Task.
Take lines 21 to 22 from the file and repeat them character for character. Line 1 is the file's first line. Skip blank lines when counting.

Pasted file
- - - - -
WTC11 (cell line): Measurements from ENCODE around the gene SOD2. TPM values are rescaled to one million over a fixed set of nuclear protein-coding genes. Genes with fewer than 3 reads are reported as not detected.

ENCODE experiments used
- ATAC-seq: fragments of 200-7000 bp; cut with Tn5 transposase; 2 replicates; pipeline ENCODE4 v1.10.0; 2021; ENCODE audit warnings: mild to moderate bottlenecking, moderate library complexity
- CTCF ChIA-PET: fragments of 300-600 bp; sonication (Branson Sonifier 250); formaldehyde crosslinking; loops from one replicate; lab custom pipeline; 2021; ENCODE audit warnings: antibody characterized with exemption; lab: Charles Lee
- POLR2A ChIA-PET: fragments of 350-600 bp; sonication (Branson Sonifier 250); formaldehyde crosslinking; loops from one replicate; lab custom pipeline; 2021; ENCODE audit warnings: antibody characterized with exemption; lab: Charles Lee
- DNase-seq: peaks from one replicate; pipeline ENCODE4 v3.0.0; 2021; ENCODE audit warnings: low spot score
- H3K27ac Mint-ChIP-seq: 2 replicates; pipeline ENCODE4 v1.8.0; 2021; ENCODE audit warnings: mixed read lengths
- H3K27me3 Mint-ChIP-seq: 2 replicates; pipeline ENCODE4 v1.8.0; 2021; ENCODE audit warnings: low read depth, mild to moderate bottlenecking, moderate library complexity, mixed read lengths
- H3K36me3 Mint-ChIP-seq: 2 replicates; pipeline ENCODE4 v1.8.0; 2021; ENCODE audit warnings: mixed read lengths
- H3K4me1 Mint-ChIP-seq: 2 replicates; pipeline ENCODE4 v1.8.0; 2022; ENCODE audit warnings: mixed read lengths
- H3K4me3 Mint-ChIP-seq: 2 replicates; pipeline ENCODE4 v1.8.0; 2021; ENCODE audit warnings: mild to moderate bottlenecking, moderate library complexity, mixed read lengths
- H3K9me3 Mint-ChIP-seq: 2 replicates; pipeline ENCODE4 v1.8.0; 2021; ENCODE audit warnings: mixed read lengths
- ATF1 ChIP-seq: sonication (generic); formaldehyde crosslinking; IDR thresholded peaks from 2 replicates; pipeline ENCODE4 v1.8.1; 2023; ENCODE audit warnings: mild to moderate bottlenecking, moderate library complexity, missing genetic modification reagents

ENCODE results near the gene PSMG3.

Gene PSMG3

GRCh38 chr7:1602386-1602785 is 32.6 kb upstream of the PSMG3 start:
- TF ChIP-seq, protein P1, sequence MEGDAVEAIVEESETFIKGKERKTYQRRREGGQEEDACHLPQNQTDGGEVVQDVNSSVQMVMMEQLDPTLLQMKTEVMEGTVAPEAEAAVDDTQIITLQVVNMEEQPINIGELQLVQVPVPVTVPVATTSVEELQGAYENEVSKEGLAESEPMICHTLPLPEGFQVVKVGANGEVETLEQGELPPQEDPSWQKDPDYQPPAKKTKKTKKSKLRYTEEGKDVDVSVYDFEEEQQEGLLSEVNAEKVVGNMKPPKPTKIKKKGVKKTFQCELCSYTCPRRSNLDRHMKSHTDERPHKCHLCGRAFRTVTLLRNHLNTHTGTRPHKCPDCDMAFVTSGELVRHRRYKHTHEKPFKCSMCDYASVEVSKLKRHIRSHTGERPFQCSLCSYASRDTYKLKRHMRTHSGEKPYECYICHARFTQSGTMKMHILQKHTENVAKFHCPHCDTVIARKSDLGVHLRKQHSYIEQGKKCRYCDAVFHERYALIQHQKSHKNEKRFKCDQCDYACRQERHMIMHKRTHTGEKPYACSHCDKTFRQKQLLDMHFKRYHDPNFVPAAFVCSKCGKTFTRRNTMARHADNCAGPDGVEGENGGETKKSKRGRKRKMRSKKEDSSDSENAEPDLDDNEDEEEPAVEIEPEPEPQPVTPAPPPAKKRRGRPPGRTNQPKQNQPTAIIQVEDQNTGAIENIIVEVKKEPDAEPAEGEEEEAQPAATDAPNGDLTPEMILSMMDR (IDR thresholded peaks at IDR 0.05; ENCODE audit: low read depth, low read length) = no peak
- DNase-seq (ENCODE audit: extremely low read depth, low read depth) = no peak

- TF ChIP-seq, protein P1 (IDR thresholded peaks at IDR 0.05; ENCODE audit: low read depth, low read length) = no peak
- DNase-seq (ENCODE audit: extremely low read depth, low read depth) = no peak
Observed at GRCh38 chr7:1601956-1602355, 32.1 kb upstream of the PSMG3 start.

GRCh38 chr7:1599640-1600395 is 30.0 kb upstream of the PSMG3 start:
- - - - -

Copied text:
Observed at GRCh38 chr7:1601956-1602355, 32.1 kb upstream of the PSMG3 start.

GRCh38 chr7:1599640-1600395 is 30.0 kb upstream of the PSMG3 start: